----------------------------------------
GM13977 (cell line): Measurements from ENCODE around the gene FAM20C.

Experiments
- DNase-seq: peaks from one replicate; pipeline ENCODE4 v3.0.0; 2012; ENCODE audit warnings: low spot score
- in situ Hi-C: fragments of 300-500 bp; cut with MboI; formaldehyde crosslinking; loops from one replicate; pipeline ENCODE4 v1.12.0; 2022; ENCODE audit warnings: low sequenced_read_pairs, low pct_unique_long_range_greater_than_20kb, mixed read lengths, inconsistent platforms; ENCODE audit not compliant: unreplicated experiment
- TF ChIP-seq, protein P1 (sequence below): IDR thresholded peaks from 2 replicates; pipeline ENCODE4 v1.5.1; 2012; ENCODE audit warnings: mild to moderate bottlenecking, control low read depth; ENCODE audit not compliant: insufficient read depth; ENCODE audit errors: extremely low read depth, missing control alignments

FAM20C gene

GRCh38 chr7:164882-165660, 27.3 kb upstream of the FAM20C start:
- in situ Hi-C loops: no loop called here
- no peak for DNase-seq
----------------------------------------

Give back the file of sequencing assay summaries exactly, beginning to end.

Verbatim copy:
GM13977 (cell line): Measurements from ENCODE around the gene FAM20C.

Experiments
- DNase-seq: peaks from one replicate; pipeline ENCODE4 v3.0.0; 2012; ENCODE audit warnings: low spot score
- in situ Hi-C: fragments of 300-500 bp; cut with MboI; formaldehyde crosslinking; loops from one replicate; pipeline ENCODE4 v1.12.0; 2022; ENCODE audit warnings: low sequenced_read_pairs, low pct_unique_long_range_greater_than_20kb, mixed read lengths, inconsistent platforms; ENCODE audit not compliant: unreplicated experiment
- TF ChIP-seq, protein P1 (sequence below): IDR thresholded peaks from 2 replicates; pipeline ENCODE4 v1.5.1; 2012; ENCODE audit warnings: mild to moderate bottlenecking, control low read depth; ENCODE audit not compliant: insufficient read depth; ENCODE audit errors: extremely low read depth, missing control alignments

FAM20C gene

GRCh38 chr7:164882-165660, 27.3 kb upstream of the FAM20C start:
- in situ Hi-C loops: no loop called here
- no peak for DNase-seq